Dance Studio Owner

New RAD Chief Executive Tim Arthur: Building a strategy for the future together

Tim Arthur. Photo by Craig Prentis.
Tim Arthur. Photo by Craig Prentis.

The renowned Royal Academy of Dance (RAD) training organization recently announced the appointment of a new CEO, Tim Arthur. Formally the CEO of Time Out magazine, and Virgin Money before that, Arthur has had, as he puts it, “a peculiar, fun career working in lots of different fields.”

Headquartered in the UK, the RAD serves dance teachers and students across 85 countries, including the U.S., making the role of CEO an immense but exciting task. But why would a leader from the media and finance industries be interested in heading a dance organization? Well, surprisingly, Arthur’s career actually started within the performing arts!

Tim Arthur with RAD Examiners and Leonie Locke, Interim National Director.
Tim Arthur with RAD Examiners and Leonie Locke, Interim National Director.

“I started off with my own drama school,” he explains. “I then went into playwriting and directing, then went into the media with Time Out and then went into banking at Virgin Money. It’s not your average career path!”

So how did he end up, full circle, back in performing arts education? 

“When I came out of Virgin Money, it was a time for me to reassess what was really important to me and what I wanted to do,” Arthur shares. “I wanted to go back to something that was arts-based, but also made a difference to people’s lives; that had a transformational element to it. I’ve always felt that interacting with the arts improves people’s lives. It makes them healthy, and makes them happy, it helps them connect to each other and to themselves. The more I looked at the Royal Academy of Dance, the more amazing I thought the organization was. I didn’t actually realize the scale of it! I didn’t realize that it was in so many countries around the world. I didn’t realize the range of activities. It just blew me away and the more I got involved with it, the more excited I got.”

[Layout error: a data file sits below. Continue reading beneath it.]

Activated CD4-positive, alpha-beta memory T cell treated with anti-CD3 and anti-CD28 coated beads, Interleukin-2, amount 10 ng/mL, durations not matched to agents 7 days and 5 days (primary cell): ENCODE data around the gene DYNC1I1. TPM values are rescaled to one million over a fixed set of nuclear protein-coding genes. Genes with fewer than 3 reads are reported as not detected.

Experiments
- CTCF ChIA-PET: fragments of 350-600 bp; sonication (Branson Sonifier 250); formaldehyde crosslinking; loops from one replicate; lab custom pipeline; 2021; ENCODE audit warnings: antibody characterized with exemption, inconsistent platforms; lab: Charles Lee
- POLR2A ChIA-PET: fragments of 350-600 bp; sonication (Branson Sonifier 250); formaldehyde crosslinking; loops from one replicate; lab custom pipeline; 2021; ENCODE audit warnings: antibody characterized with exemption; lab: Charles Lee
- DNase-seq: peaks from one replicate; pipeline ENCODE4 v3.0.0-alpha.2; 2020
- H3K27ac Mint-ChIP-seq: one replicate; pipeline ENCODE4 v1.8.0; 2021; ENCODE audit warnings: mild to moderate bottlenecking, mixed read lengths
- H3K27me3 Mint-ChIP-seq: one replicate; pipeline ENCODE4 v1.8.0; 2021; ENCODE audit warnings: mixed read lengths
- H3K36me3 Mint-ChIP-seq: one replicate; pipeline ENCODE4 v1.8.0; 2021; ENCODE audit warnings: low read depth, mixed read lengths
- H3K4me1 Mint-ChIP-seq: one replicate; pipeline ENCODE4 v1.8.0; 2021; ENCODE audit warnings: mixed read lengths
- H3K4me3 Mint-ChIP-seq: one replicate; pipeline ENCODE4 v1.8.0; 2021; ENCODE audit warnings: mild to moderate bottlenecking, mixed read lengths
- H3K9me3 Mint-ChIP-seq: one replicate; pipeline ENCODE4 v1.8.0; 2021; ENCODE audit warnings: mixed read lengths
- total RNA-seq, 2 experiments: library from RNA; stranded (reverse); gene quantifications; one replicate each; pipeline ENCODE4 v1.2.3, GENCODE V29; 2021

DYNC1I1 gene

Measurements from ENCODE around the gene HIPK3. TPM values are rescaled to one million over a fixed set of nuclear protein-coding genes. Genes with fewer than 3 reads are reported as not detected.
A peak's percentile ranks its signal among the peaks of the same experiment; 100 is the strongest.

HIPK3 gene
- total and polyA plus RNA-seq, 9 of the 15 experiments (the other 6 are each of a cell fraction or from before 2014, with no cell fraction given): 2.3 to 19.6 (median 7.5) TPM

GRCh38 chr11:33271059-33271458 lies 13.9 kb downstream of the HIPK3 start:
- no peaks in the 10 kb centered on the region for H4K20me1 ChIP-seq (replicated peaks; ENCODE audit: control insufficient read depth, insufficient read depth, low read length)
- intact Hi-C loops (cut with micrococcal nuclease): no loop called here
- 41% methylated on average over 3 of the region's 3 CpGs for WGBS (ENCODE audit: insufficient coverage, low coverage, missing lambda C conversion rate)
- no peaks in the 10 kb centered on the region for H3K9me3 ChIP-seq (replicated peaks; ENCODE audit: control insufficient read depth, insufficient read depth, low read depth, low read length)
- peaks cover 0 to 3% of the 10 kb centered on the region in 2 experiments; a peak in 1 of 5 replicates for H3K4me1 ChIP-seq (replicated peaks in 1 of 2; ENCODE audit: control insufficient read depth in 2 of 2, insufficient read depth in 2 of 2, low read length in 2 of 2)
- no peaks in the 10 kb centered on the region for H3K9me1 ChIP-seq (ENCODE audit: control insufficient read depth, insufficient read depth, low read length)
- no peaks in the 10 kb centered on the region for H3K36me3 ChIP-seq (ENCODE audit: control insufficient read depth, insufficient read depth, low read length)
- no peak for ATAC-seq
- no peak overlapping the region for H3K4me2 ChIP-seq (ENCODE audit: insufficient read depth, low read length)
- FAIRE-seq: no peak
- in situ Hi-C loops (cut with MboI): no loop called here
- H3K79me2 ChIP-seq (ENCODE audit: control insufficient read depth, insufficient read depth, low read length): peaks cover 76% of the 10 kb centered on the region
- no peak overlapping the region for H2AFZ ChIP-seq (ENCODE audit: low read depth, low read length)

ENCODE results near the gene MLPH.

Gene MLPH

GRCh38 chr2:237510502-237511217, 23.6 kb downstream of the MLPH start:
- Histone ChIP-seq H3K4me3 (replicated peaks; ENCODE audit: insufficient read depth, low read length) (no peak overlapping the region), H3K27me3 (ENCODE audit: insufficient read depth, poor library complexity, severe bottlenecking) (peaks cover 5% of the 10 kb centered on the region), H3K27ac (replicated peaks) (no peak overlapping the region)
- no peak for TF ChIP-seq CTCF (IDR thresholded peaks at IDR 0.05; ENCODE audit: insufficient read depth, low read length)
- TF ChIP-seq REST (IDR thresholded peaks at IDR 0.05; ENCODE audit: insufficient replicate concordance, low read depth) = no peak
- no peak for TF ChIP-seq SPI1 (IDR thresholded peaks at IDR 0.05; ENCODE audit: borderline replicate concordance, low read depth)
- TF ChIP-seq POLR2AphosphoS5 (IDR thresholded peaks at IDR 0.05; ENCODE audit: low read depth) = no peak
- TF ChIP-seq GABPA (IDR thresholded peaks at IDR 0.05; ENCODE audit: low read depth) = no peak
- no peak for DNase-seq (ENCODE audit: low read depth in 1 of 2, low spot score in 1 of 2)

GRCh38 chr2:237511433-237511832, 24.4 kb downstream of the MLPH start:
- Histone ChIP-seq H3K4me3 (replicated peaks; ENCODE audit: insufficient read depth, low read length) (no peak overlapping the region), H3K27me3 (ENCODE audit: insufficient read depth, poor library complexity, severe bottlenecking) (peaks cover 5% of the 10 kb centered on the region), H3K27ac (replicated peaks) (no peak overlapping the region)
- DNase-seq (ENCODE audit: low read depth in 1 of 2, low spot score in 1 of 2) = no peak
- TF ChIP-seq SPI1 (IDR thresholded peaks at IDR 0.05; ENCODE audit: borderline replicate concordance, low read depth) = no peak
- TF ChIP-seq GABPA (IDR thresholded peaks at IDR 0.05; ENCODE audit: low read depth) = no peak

Having learned ballet, tap and modern as a child, and then running a drama school, that also taught dance and singing, Arthur understands what it’s like for dance teachers and studio owners — the pressures, the juggle of being a teacher and an entrepreneur, inspiring young minds, dealing with parents, keeping kids safe, and the like. 

“There’s lots in my background I’ve learned over the years. So I went, ‘You know what? I could really make a difference here. I could really apply a lot of the different knowledge I’ve gained from different sectors to help the RAD over the next period of time,’” he assures. “It’s an unexpected turn for me, but the more I’ve looked at it, the more of a dream job it is.”

Arthur is also excited about the perks of a role back in the performing arts sector. 

“When I got offered the job and they were going through the contract, it stipulated that I have to go to the first night of all the shows of The Royal Ballet. I couldn’t believe that was actually part of my contract! How amazing! Part of my job is to go and see something I love,” he shares with palpable enthusiasm. 

With a strong legacy of 102 years of excellence in dance education, Arthur has much to build on for the future of the RAD, with an open mind and open heart. 

“I didn’t come into the job with any set of assumptions or with a plan,” he says. “I came just with a lot of passion and excitement, understanding the huge potential and the amazing legacy to build on. I think the key for the RAD is that it keeps its core vision and mission, and that’s to inspire the world to dance; it’s to be a world leader in dance education.”

Tim Arthur with students from the Teresa Johnson Ballet School with their teacher, Antonia.
Tim Arthur with students from the Teresa Johnson Ballet School with their teacher, Antonia.

But Arthur won’t stop there; he wants to build on that strong foundation with a real emphasis on inclusion, saying, “I believe dance is for everybody.” He hopes to broaden the RAD’s appeal and to foster a love of dance in all, asking, “How can we bring people from all different backgrounds and abilities into dance? How we can continue to inspire them, so they become the next generation of dancers, or people who are passionate about dance?”

Arthur also outlines an interest in dance therapy and wellness going forward. “How do we approach dance as part of our well-being and see that as a really core aspect of what we do?” he asks. “I think dance is one of the most unique art forms with its combination of physical and mental health benefits. We need to be thinking of that as we build our RAD programs out. How is well-being at the forefront of what we do?”

But how can the RAD achieve such lofty goals, inspiring excellence, artistry, wellness and wider appreciation for dance? Arthur feels that the secret is the RAD members, and listening to what is important to them — what they need, want and envision. 

“I want to build a really customer-centric RAD,” he says. “That means that I need to listen to what the members really want, and to what our students need from us. I’m just really open to listening, learning and absorbing as much information as possible. Then building a strategy for the future together, collaboratively coming up with a vision and a strategy for the RAD that I think hopefully will make our members proud. I’m excited about what we can achieve together.”

By Deborah Searle of Dance Informa.

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